The rain falls gently in a slow drizzle. This isn’t so bad and the March temps in the mid 40 degree F are mild by Minnesota standards since it isn’t snowing, there is very little wind and our constant movement means we aren’t shivering. We don’t stop for long, though, for then the chill begins. We slowly climb in elevation from Astorga to Rabanal. With this stage we enter a transitional area between the plains and the area of El Bierzo, with its reddish earth covered with trees and heather.
We are still in the province of Leon during this leg of the hike and the tree lined streets of Murias de Rechivaldo are quiet except for the click, click, click, click from the walking sticks of the occasional Pilgrim passing through.
We had the opportunity to walk, for a while, with a group of Spanish doctors that were walking around 30 kilometers per day for 8 days. They walk different sections of the Camino de Santiago – French Way each year with the ultimate goal of eventually completing all of it.
Rabanal del Camino continues a centuries old tradition of caring for the pilgrims before they take the steep path up and over Monte Hago (Mount Rabanal).
Aymeric Picaud was a 12th century scholar, monk and pilgrim who wrote the first travel guidebook for the Way of St. James. This was the IXth stage of Aymeric Picaud’s classic itinerary and the Knights Templar are thought to have had a presence here as early as the 12th century ensuring the safe passage of pilgrims over this remote terrain – the Church of Santa Maria (steeple is visible in the above photo) was possibly built by them.
After 21 kilometers and a day of walking in the rain while carrying backpacks that weigh around 16-18 pounds, we are relieved to arrive at our destination. We are hoping to find an Albergue with a nice bed and shower. Many hostels and albergues are closed this time of year so you take what you can get. We see a promising view ahead…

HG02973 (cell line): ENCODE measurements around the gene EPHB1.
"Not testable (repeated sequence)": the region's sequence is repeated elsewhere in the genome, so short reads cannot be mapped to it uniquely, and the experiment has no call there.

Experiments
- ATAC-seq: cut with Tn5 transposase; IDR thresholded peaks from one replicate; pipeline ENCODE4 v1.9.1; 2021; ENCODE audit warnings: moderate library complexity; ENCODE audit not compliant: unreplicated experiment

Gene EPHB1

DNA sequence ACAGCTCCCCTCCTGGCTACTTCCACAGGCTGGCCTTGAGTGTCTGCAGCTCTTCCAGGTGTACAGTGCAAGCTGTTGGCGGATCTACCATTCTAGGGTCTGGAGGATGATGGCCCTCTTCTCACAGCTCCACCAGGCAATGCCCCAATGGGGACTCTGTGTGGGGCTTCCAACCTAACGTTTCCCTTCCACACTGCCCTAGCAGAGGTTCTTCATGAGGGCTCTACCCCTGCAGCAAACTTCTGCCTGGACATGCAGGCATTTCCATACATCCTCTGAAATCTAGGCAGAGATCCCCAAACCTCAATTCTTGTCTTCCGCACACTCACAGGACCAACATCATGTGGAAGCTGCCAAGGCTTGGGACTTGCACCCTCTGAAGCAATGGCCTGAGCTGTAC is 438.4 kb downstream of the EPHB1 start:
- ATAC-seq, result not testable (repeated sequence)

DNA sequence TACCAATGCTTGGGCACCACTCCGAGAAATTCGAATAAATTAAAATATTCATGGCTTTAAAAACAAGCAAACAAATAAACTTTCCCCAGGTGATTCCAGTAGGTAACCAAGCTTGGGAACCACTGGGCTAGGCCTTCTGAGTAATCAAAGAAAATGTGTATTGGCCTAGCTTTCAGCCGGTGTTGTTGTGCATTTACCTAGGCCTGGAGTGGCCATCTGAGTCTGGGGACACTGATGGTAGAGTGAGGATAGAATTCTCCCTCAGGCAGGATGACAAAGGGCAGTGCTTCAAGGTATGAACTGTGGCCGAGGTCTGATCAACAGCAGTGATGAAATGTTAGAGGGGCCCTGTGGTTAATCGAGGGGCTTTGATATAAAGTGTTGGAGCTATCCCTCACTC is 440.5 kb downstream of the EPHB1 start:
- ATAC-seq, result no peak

Our house mother, Isabella, stamps our Pilgrim Passports and checks us in. We need two Pilgrim stamps per day and they can be obtained at a cafe, bar, restaurant, albergue, hotel or hostel. We each pay 5 Euro for the night and settle into our home away from home called the Albergue del Pilar.
Our sleeping quarters include one room with 32 beds (29 of them filled this night). The room was approximately 20 feet by 40 feet with two long rows of bunk beds leaving a narrow aisle in the middle. A mixture of ages and genders will all sleep together in this cozy room including a father/son from Korea, a group of bicyclists from southern Spain (Malaga), a young man in his 20’s originally from Iowa but lives in New York now, a young couple from Poland and India along with our group of lovelies. (AKA ~ Randy and the Hot Cross Buns). I told you we were friendly!!
We put our wet clothing on the heaters available, take showers, and look forward to finding beverages and food to medicate and fuel our sore and tired bodies. Little did we know that we would soon meet Spain’s most eligible bachelor. To be continued…